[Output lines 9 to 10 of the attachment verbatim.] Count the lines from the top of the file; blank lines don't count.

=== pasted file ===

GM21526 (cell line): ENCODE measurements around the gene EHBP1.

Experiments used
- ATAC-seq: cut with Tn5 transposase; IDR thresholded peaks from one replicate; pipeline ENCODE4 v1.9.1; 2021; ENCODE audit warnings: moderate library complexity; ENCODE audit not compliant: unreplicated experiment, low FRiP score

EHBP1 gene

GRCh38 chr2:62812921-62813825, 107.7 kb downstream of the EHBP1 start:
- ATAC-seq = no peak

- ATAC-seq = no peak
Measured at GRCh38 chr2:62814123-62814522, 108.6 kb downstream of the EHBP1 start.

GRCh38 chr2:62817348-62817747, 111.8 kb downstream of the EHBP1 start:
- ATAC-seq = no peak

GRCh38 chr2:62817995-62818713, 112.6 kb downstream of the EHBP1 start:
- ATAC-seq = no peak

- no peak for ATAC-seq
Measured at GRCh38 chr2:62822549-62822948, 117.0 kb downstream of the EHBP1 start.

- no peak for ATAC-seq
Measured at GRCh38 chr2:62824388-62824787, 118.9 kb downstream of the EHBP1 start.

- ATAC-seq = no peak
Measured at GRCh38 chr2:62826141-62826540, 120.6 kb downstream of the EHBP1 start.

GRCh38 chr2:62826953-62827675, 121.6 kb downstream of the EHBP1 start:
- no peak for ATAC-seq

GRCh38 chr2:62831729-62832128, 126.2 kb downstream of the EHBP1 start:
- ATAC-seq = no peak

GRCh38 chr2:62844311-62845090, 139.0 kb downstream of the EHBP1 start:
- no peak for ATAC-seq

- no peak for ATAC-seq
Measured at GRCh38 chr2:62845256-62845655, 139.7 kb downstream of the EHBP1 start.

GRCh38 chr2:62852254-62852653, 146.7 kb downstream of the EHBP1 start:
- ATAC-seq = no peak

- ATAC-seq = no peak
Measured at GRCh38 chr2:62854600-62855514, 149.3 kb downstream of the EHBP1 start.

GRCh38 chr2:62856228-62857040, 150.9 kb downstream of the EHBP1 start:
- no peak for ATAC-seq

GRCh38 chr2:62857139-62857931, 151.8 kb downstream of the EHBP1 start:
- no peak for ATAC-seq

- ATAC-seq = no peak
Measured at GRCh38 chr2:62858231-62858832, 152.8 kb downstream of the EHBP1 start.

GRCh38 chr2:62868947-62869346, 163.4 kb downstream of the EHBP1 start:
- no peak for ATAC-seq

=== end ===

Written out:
GRCh38 chr2:62817348-62817747, 111.8 kb downstream of the EHBP1 start:
- ATAC-seq = no peak